PRELUDES at London's Southwark Playhouse
Keith Ramsay,Georgia Louse,Rebecca Caine: photo Scott Rylander

It is 1900 Moscow/Rachmaninoff's mind in this fantastical production written by David Malloy and directed by Alex Sutton; a production that will leave you reeling,exhausted but exhilarated as the tour de force plays through. By the end of Act 1 I flopped into my seat, physically drained by the electric performances I had seen. At the close of Act 11 my head was swimming, but oh boy, it was with hedonistic delight.

Based on and inspired by the true story of Rachmaninoff's breakdown following the harsh reception in Moscow to his Symphony No 1, the high expectations of his talents and the demands he placed on himself, Rach (the alter ego to Rachmaninoff) meets with his hypnotherapist, Dahl,to work through his personal crisis and face the world once more. In order to rise like the proverbial phoenix he must first work through his neuroses and nightmares, living them to extreme.

Time is meaningless. Not only are we taken through the tedium of his day (current time) but we are transported to real time as we return to Rachmaninoff sitting silently by his baby grand piano, desperately trying to please those around him and himself. There, with fiancee Natalya, expectations are high. The agony of his mental anguish does not observe chronology; it is timeless.

This complex and complicated depiction is created by the throbbing and pulsating beat that breathes through the two acts, echoing not only the constant panic of Rach but our own unease and rising hysteria. It cannot be said to feel comfortable, and purposely so. Observing the hypnotherapy session and the haunting repetitiveness of Dahl is gripping and terrifying but compulsive at the same time. We witness Rach's melancholy and fear and we imbibe it. 

Rach, brilliantly portrayed by Kevin Ramsay, is a deeply troubled soul reminiscent of the Romantics living in his own personal hell and unable to distinguish between reality and illusion. At times aware of his present, at others discoursing with Tchaikovsky, Tolstoy and Tsar Nicholas, each played spectacularly by Steven Serlin who assumes their characters with conviction, he verges on the brink of insanity but must work through these episodes in order to surface once again.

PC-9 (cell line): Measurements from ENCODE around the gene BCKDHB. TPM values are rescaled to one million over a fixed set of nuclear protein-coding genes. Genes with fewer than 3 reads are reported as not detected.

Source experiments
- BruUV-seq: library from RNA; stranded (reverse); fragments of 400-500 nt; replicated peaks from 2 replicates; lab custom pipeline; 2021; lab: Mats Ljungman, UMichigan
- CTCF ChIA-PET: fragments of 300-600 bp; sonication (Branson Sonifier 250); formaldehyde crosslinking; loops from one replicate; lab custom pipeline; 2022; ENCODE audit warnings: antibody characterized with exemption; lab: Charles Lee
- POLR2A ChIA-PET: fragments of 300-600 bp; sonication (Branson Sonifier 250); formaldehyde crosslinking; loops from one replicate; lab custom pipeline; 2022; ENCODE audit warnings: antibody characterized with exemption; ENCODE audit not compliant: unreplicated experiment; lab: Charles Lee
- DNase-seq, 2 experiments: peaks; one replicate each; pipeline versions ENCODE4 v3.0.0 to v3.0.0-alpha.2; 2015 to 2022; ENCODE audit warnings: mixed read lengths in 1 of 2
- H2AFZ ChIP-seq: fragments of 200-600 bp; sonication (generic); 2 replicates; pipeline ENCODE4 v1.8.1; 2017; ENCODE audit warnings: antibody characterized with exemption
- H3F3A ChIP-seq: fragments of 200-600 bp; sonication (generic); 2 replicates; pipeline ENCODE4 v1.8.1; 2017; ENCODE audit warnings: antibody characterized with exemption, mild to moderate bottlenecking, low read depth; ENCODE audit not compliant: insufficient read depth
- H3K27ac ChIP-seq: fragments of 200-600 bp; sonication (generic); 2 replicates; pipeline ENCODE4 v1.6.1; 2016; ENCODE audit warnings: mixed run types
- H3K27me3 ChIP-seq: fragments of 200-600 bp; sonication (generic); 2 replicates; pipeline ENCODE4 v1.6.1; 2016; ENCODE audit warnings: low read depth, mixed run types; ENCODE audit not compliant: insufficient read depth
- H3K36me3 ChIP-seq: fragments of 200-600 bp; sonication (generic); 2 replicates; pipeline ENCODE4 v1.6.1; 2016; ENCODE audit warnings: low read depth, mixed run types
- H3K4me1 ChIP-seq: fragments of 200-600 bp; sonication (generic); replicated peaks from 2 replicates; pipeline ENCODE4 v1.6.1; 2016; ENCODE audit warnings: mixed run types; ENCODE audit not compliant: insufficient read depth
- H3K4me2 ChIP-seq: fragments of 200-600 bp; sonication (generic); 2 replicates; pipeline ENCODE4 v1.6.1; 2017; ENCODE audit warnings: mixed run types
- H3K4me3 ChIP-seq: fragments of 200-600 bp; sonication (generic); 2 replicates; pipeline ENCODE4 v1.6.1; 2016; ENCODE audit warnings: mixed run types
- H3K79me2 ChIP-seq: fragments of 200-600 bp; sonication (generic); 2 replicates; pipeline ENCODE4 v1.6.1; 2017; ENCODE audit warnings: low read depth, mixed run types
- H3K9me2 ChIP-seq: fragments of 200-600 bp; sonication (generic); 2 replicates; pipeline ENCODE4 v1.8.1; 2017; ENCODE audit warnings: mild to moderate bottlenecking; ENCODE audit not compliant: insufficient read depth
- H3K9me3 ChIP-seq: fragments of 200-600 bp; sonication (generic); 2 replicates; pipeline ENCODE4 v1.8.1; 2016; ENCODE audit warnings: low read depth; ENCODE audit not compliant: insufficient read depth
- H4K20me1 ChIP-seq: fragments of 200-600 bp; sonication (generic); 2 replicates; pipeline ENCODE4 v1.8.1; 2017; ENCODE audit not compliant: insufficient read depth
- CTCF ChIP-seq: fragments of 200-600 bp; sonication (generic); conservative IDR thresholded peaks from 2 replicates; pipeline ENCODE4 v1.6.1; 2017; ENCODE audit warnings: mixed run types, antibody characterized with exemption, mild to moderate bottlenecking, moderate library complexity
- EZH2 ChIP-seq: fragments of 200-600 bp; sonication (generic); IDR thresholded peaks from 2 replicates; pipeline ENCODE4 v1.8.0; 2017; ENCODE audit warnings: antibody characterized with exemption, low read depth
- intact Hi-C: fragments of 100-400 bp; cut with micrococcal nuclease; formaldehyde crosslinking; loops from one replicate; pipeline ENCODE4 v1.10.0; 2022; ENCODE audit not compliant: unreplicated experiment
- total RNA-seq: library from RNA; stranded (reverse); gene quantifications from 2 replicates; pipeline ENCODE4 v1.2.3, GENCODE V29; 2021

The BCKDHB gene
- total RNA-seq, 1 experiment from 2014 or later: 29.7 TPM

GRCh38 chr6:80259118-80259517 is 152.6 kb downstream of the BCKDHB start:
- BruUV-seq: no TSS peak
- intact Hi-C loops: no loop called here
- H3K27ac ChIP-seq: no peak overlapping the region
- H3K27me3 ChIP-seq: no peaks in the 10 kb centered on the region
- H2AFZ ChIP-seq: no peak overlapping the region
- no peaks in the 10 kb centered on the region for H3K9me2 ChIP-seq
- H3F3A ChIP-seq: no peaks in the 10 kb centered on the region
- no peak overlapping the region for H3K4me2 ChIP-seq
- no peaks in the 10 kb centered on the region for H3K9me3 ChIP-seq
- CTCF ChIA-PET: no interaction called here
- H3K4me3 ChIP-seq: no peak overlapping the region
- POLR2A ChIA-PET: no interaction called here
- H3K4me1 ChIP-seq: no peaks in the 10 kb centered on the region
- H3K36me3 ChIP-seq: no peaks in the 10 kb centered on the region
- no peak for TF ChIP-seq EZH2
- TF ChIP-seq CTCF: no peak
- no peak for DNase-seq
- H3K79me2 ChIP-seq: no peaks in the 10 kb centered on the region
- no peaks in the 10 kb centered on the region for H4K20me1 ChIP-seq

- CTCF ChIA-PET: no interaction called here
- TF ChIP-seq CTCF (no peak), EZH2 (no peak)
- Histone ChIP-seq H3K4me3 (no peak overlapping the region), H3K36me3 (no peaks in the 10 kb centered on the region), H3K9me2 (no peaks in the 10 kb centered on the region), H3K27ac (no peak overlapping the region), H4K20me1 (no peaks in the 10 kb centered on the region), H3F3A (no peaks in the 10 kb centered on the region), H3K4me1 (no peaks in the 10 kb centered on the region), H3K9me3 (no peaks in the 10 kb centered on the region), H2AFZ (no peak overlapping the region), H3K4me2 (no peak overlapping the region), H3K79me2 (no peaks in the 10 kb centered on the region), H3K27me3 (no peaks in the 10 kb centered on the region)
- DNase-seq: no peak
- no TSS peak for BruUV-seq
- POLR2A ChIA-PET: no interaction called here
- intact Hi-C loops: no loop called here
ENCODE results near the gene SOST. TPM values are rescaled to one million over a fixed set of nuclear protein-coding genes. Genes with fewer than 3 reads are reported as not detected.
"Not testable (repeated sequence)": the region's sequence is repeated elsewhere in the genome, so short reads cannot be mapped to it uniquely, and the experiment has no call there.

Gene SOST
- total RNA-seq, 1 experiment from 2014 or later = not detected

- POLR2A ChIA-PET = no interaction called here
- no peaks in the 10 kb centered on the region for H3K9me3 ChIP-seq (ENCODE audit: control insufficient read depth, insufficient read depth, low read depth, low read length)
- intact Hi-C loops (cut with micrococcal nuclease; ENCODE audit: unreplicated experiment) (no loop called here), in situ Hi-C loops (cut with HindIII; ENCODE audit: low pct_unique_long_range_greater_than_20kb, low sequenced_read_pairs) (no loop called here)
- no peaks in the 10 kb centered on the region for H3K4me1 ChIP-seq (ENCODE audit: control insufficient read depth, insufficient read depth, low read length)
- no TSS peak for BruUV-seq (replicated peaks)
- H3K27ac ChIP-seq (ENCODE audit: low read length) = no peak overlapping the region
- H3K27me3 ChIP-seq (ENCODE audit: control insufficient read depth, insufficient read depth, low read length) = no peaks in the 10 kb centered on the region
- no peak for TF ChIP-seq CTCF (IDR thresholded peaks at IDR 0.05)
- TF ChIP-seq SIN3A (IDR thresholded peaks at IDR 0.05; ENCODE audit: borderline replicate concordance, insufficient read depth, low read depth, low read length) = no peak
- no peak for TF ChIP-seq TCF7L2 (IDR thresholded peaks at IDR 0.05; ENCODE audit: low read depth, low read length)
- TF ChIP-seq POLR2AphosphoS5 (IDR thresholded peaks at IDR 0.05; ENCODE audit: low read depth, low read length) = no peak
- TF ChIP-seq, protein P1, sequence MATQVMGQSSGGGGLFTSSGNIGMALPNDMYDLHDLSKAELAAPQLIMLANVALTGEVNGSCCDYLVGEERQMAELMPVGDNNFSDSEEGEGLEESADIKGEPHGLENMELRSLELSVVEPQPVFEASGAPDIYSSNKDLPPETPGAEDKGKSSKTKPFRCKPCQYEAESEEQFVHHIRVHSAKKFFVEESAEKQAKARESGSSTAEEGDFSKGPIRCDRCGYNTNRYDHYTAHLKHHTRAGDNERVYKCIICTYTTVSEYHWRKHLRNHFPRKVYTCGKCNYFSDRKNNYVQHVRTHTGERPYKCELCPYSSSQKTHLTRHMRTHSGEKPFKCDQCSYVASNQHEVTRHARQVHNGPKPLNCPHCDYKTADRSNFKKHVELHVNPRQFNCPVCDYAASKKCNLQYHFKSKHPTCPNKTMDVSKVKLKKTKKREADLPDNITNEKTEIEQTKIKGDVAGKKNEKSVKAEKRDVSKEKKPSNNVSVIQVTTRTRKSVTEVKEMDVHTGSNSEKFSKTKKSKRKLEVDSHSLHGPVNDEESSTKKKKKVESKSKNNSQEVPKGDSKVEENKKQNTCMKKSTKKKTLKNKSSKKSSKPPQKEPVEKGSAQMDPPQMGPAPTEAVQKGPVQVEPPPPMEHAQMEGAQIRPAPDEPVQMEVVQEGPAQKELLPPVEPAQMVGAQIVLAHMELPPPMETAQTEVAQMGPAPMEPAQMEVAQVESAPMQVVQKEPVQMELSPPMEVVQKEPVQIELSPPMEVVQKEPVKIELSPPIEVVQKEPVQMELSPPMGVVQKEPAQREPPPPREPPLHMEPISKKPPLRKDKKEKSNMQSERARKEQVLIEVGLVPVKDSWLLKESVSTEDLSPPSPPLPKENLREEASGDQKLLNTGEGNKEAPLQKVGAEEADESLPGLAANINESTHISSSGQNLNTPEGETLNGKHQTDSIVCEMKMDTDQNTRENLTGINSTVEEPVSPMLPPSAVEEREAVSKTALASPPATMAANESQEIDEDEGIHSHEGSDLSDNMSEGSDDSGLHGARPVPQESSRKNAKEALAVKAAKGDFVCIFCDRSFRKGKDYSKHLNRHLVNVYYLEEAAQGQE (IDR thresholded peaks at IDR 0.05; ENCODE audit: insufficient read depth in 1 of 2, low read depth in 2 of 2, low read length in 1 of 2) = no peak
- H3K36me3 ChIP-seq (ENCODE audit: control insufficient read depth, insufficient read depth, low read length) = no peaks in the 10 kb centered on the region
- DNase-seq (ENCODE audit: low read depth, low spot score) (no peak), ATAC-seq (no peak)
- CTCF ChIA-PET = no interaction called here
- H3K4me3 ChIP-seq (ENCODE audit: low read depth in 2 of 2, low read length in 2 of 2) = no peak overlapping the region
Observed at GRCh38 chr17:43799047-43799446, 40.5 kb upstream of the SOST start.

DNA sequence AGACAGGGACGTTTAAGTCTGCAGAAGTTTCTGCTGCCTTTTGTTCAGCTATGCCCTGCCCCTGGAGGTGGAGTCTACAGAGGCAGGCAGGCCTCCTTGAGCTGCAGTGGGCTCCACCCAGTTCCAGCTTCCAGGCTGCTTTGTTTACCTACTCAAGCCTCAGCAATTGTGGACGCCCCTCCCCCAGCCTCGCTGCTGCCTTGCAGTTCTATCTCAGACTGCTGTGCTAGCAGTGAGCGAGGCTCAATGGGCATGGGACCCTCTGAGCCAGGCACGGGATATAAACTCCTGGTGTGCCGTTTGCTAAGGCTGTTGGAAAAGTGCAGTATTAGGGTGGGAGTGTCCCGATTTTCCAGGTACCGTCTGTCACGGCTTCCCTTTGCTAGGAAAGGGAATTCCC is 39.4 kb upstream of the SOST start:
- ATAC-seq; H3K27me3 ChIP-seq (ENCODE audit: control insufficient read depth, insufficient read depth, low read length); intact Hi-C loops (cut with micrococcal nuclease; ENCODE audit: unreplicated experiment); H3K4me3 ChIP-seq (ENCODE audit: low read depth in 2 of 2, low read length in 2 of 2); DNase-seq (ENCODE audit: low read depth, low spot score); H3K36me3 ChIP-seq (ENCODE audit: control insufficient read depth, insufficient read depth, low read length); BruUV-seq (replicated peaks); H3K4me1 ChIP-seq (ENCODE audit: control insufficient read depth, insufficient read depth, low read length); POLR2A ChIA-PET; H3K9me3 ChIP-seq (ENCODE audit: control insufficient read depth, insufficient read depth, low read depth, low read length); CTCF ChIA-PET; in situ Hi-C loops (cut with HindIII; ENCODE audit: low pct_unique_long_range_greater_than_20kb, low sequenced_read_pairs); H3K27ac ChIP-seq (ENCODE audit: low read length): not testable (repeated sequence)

In two acts, with music, lyrics, book and orchestration by David Malloy and ingenious direction by Alex Sutton, this is a piece that challenges the concept of theatre as a means to dazzle, preferring to create something meaningful that can resonate in the minds of 'real people, living real lives in the real world'. Mental illness is currently high on our health agenda and it is expounded here. This is a living hell which is shown fully through the rolling eyes and energy off the Richter scale by Ramsay. Moving between the Rach/Rachmaninoff personae, it is a truly exhausting performance, no more so than when he enacts his terrifying illusions and fights his demons, realistically and crazily portrayed by Norton James whose gyrations on stage could almost be censored. Great stuff!

Preludes is an intriguing, stylized and high energy production devised with keen awareness by its creative team who demand much of our sensibilities. The minimalist staging (Rebecca Brower) in black with the haunting figure of the baby grand piano, the neon tubes in stark, vibrant colours (Christopher Nairne) and the throbbing, pulsating electric keyboards (Jordan Li-Smith and Billy Bullivant) hook us in immediately and we are held captive throughout. It is an exhausting spectacle which does not let up for the entirety. There are no stilted moments, our senses are sharpened.

Accolade must be paid to the dynamic cast who not only offer superb vocals but who give larger than life performances, undulating as demanded by the moment. Rebecca Caine as Dahl (the hypnotherapist) is ironically hypnotic and has a momentous moment that leaves us reeling. Georgina Louise plays Natalya with conviction and power, Norton James and Steven Serlin are dynamic in their different roles and Tom Noyce is subtly effective in his silence as Rachmaninoff. And of course Keith Ramsay who generously takes us with him on his journey.

Some might accuse Preludes  as being pretentious but I prefer to liken it to Lear's 'This way madness lies' or is it that this way genius begins!  At 2.5 hours (to include a 20 minute much needed break) this production is spectacular and whilst we may not leave humming the score, we take with us an evening of pure wonder.

Listings Information

 Southwark Playhouse, 77-85 Newington Causeway, London SE1 6BD
Performances Friday 6 September - Saturday 12 October 2019
Mondays to Saturdays 7.30 pm, Tuesday and Saturday matinees 3 pm.
Box Office  and 020 7407 0234 no booking fees
Ticket Prices £27.50, £22 (concessions).
Twitter @swkplay #PreludesLDN